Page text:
Andrea started listening to NPR on WEOS, her college radio station, during the Gulf War. She didn’t have a T.V. so it was her primary broadcast news source.Her attraction to public radio and the human voice continued into grad school. Andrea got a M.A. in Media Studies at the New School in New York (’93) with a focus in audio production. Her first sound piece was about America’s fear and fascination with tattoos.
Following graduation, Andrea moved to Washington D.C. and was lucky enough to get an internship on the NPR National Desk. After a few months, Andrea switched over Weekend Edition Sunday after being hired as the editorial assistant. Waking up on Sunday mornings at 4 a.m. as a twenty-something was not easy, but she did it for more than two years and learned a ton from the generous and talented producers and host Liane Hansen.
Then Andrea left NPR to brew beer professionally. She did that in Arlington Virginia and Key West, Florida. Soon enough the public radio siren beckoned Andrea back north, where she edited interviews for The World, an international daily news show produced by WGBH and the BBC.
In 1997 WBUR started developing the program Here & Now and Andrea was a founding producer. Over time she evolved into the show’s Arts Producer. The WBUR newsroom created an Arts and Culture Reporter position in 2007. Andrea has been following the explosively vibrant scene in Boston and beyond to the best of her abilities ever since.
Her work has been recognized with an Edward R. Murrow Award for audio feature reporting, the Public Radio News Directors Award for use of sound, the Associated Press for use of sound, and a media award from Arts Learning, a group dedicated to arts education.
CAMBRIDGE, Mass. — It’s always a tricky and risky proposition to adapt a beloved film into something else, but that’s what’s happening at the American Repertory Theater in Cambridge.
The Discovery Ensemble board of directors, which brought classical music to Boston-area school children, votes to cease operations.
Company One’s production of “Astro Boy and the God of Comics” tells the story of the famous superhero and his creator, Osamu Tezuka.
CAMBRIDGE, Mass. — Eating ramen at Yume Wo Katare in Cambridge is seen as a path to personal fulfillment — if you can finish their giant bowl of ramen, you can do anything in life. That’s the concept. Some customers even write their dreams down and hang them on the restaurant’s walls.
PROVINCETOWN, Mass. — The Fine Arts Work Center is celebrating Robert De Niro Jr.’s leadership in the arts, but it’s also giving a posthumous award to the famous actor’s father, who was an accomplished painter.
Nelsons’ arrival at Tanglewood is particularly sweet because he was forced to cancel last year due to a concussion. But some wish he was going out on a limb with a more challenging repertoire.
The Kennedy portrait, requested by the Kennedy family after JFK’s assassination, is part of an exhibition of Jamie Wyeth’s work opening at the MFA on July 16.
BOSTON — It’s July 4th, but thousands of people braved concerns about rain and gusty winds to celebrate Independence Day on the 3rd. The Boston Pops performed with guest musicians including the Beach Boys on the Esplanade in a rescheduled concert. And they wrapped up the show just in time.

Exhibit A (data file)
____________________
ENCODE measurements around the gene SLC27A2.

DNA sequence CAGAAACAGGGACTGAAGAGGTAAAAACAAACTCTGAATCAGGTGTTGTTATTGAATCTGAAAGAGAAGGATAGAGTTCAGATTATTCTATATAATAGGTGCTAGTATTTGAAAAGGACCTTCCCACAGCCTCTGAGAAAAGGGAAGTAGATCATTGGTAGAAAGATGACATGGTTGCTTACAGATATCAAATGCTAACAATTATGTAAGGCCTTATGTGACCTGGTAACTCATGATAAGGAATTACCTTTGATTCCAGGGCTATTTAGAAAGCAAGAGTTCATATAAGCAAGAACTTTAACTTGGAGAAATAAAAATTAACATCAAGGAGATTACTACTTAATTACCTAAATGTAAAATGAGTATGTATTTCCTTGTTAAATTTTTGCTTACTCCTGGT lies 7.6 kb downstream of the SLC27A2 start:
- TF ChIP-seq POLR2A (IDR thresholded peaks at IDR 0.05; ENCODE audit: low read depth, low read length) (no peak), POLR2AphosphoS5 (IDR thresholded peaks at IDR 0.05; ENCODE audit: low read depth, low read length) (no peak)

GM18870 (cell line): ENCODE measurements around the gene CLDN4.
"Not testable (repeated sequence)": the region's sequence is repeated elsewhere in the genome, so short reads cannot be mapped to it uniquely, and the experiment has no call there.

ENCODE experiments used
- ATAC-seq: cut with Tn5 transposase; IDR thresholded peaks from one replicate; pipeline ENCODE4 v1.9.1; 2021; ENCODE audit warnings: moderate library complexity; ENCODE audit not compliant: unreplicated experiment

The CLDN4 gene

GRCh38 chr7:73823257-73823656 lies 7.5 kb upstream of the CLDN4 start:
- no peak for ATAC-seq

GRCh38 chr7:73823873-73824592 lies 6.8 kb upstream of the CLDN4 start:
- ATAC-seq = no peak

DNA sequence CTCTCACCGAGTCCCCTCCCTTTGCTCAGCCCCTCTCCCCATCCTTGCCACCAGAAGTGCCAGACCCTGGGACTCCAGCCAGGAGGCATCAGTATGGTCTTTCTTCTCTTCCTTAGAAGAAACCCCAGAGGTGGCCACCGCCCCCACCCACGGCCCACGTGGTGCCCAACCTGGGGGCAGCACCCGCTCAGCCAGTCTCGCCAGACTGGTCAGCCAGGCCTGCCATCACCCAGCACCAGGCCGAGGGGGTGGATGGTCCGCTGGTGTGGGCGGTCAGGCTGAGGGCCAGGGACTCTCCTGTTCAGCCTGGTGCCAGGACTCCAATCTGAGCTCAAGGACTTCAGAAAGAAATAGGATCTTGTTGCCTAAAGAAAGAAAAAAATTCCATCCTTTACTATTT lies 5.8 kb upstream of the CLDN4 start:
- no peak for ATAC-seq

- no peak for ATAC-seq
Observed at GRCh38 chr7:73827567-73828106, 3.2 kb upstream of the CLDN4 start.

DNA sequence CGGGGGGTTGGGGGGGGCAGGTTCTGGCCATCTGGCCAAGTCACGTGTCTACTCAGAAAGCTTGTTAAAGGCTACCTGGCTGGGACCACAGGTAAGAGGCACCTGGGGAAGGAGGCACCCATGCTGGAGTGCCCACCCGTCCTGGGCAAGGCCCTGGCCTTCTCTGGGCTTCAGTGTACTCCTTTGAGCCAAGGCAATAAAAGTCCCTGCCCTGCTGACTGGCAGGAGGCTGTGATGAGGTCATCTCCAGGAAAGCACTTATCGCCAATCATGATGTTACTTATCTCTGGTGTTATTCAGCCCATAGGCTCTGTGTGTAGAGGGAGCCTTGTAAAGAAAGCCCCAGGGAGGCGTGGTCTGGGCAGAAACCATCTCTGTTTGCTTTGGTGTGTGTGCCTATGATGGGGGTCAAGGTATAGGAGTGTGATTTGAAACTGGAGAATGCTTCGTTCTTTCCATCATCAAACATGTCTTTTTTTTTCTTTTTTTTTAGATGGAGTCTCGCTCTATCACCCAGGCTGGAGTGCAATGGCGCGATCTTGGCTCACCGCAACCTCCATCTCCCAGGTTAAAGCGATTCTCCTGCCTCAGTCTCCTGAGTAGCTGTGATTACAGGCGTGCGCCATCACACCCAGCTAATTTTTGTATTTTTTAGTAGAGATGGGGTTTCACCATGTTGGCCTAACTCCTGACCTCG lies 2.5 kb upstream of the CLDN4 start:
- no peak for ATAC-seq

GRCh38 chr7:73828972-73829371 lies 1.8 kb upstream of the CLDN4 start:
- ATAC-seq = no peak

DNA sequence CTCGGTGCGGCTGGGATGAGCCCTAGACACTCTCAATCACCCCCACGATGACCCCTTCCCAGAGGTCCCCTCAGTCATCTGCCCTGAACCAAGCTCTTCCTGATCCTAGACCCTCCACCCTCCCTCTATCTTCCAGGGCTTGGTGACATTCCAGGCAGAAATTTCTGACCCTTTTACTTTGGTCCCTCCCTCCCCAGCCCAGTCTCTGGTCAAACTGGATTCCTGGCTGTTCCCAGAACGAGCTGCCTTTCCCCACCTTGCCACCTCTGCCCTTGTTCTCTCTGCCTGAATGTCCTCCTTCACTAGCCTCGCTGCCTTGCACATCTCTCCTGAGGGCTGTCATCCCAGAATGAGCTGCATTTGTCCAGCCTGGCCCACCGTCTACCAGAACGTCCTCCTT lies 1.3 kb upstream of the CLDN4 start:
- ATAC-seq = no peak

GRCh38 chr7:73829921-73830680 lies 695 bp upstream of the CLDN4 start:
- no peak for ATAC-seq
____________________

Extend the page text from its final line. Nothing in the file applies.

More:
BOSTON — The Magna Carta is the centerpiece of a new exhibit at the Museum of Fine Arts in Boston, an exhibit meant to demonstrate the impact — both past and present — of the 800-year-old document on the U.S.
BOSTON — The works were returned after an investigation by the museum’s curator of provenance.
BOSTON — Each weekend in June, a local artist and runner is spearheading a project that brings dozens of artists together to stretch colorful hand-crafted fabrics across the Mass. Ave. Bridge.
BOSTON — A Harvard University professor and inventor is behind the world’s first transatlantic scent message that was successfully transmitted Tuesday.
CONCORD, Mass. — There are lending libraries for tools, fishing poles, telescopes, even baking pans. Now gardeners are increasingly finding places to “borrow” too, as seed lending libraries crop up across the country.
SOMERVILLE, Mass. — Somerville-based The Echo Nest creates the behind-the-scenes song recommendation platforms for music streaming sites and was recently acquired by Spotify.
Wednesday at the TED conference in Vancouver, Adrianne Haslet-Davis will dance on the bionic leg she inspired MIT engineer Hugh Herr to create.
BOSTON — The futuristic, 10-story glass and aluminum building sits on the famed Sunset Boulevard and will house the more than 100 Emerson students who head west for internships each semester.
BOSTON — Fifty-four years after the publication of his seminal memoir, “Night,” the Holocaust survivor, now 85, asks: “Haven’t we learned anything?”
BOSTON — Boston’s new mayor, Marty Walsh, capped off his inauguration day celebrations Monday night with hours of locally-inspired live music, dance and comedy at the Hynes Convention Center.
BOSTON — It’s the 240th anniversary of the Boston Tea Party.
CAMBRIDGE, Mass. — The Civil War-era church was moved 80 feet to the south Thursday, kicking off construction of Lesley University’s new $46 million arts center.
BOSTON — Four members of the Boston Symphony Orchestra’s cello section are taking their beloved instruments into the spotlight with a group they’re calling the Boston Cello Quartet.
WATERTOWN, Mass. — We visit Benoit Rolland in his Watertown studio, after he was awarded a $500,000 MacArthur Foundation “genius grant.”